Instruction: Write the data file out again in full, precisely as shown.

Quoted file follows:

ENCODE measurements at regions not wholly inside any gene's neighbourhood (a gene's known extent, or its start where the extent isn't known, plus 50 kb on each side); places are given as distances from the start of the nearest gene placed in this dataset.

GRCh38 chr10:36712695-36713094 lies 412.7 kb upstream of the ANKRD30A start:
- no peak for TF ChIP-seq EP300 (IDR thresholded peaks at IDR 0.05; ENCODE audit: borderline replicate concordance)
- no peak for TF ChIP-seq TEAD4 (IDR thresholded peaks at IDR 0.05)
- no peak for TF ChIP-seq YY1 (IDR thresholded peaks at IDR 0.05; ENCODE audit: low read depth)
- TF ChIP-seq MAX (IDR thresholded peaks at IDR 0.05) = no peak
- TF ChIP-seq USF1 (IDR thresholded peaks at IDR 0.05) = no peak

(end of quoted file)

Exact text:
ENCODE measurements at regions not wholly inside any gene's neighbourhood (a gene's known extent, or its start where the extent isn't known, plus 50 kb on each side); places are given as distances from the start of the nearest gene placed in this dataset.

GRCh38 chr10:36712695-36713094 lies 412.7 kb upstream of the ANKRD30A start:
- no peak for TF ChIP-seq EP300 (IDR thresholded peaks at IDR 0.05; ENCODE audit: borderline replicate concordance)
- no peak for TF ChIP-seq TEAD4 (IDR thresholded peaks at IDR 0.05)
- no peak for TF ChIP-seq YY1 (IDR thresholded peaks at IDR 0.05; ENCODE audit: low read depth)
- TF ChIP-seq MAX (IDR thresholded peaks at IDR 0.05) = no peak
- TF ChIP-seq USF1 (IDR thresholded peaks at IDR 0.05) = no peak